A man stole a plane and closed Seattle airport before being chased by fighter jets and crashing

A man stole a plane and closed Seattle airport before being chased by fighter jets and crashing

A 29-year-old airline employee who stole a commercial aircraft from a Seattle airport has crashed after being chased by fighter jets. The man, who took off from the runway without authorisation, was said to be doing "stunts" in the air before crashing about an hour after he took off.

The Horizon Air Q400 plane, a turboprop plane that can hold up to 78 passengers, did not appear to have anyone else on board other than the man who hijacked it. The incident was "not a terrorist incident" according to the local sheriff's office, and the man was a local to the area.

The 29-year-old made "an unauthorised take-off" late on Friday local time according to authorities, the incident forcing Seattle-Tacoma International Airport to close down while they dealt with the rogue pilot. Two fighter jets were sent after the man, who was interacting via an audio communications system. The two F15 fighter jets were not involved in the eventual crash of the stolen plane, which came down in Puget Sound.

"The plane, which was taken from a maintenance position and was not scheduled for passenger flight, crashed about an hour later in a wooded area on Ketron Island in rural Pierce County," Alaska Air said in a statement. "No ground structures were involved at the crash site."

"Military jets were scrambled from Portland, but it does not appear that these jets were involved in the crash of the Horizon aircraft."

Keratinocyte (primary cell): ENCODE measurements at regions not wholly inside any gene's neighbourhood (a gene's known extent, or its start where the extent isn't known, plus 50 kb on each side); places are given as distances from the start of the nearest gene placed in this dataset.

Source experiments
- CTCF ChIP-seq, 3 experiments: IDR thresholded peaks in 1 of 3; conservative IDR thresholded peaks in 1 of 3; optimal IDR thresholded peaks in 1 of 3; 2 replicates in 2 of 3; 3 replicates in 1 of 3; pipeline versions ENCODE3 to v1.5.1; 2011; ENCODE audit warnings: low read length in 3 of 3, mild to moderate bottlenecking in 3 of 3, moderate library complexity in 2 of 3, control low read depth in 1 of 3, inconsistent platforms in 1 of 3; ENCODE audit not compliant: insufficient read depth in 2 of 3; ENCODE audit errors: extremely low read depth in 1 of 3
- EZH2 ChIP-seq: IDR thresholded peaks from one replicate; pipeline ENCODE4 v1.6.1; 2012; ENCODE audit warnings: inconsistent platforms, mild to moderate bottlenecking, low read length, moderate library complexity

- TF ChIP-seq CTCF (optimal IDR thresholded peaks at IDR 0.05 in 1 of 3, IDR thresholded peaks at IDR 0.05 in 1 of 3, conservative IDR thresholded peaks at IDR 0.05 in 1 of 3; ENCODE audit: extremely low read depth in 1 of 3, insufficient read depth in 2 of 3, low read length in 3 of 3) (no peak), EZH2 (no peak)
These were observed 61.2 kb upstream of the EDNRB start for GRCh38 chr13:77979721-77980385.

Eye-witnesses were left stunned as they saw the aircraft attempt "stunts" in the sky, with onlookers from the airport and surrounds seeing and recording the aircraft. In communication with air traffic control, the man was being advised on how to safely land the plane, though he told them he could land it by himself because he had played "some video games".

It is unclear why the man stole the plane, with Pierce County Sheriff Paul Pastor telling reporters it appeared to be "a joyride gone terribly wrong". The audio recording of the man's conversations with air traffic control reveals that he was talking about attempting a barrel roll before "calling it a day".

John Waldron, who saw the plane in the air, told CNN that he saw it do "a complete loop" before it went "pretty much straight up" and "almost stalled the aircraft".

"Somehow he got it levelled back off," he recalled. "And then made his way down toward the island."

The rogue pilot, who identified himself as "Rich", said at one point: "'I'm just a broken guy. I've got a few screws loose I guess, I never really knew it until now." Authorities later announced that they had identified the individual and confirmed that he was suicidal.

“We are still gathering facts, but at this point we understand there was only one person aboard, an employee of Horizon Air, who was operating the aircraft," Brad Tilden, CEO of the Alaska Air Group said. "I want to share how incredibly sad all of us at Alaska are about this incident. Our heart is heavy for the family and friends of the person involved."

Operations at Sea-Tac Airport resumed a few hours after the incident, and the FBI has taken over to investigate further.